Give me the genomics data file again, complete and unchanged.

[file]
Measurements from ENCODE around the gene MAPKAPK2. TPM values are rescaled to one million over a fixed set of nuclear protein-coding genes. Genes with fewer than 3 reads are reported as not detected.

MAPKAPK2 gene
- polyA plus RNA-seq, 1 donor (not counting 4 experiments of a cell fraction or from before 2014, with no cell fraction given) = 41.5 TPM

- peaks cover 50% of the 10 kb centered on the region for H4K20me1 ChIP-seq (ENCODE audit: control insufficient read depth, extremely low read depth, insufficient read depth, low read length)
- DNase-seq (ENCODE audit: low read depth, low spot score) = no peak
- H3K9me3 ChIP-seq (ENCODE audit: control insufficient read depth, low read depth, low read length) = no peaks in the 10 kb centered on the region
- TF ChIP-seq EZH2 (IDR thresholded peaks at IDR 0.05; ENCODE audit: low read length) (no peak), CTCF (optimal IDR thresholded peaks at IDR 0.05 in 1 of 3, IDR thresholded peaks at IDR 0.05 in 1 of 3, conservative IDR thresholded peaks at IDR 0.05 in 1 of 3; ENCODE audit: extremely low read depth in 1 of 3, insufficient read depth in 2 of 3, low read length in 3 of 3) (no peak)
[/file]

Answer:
Measurements from ENCODE around the gene MAPKAPK2. TPM values are rescaled to one million over a fixed set of nuclear protein-coding genes. Genes with fewer than 3 reads are reported as not detected.

MAPKAPK2 gene
- polyA plus RNA-seq, 1 donor (not counting 4 experiments of a cell fraction or from before 2014, with no cell fraction given) = 41.5 TPM

- peaks cover 50% of the 10 kb centered on the region for H4K20me1 ChIP-seq (ENCODE audit: control insufficient read depth, extremely low read depth, insufficient read depth, low read length)
- DNase-seq (ENCODE audit: low read depth, low spot score) = no peak
- H3K9me3 ChIP-seq (ENCODE audit: control insufficient read depth, low read depth, low read length) = no peaks in the 10 kb centered on the region
- TF ChIP-seq EZH2 (IDR thresholded peaks at IDR 0.05; ENCODE audit: low read length) (no peak), CTCF (optimal IDR thresholded peaks at IDR 0.05 in 1 of 3, IDR thresholded peaks at IDR 0.05 in 1 of 3, conservative IDR thresholded peaks at IDR 0.05 in 1 of 3; ENCODE audit: extremely low read depth in 1 of 3, insufficient read depth in 2 of 3, low read length in 3 of 3) (no peak)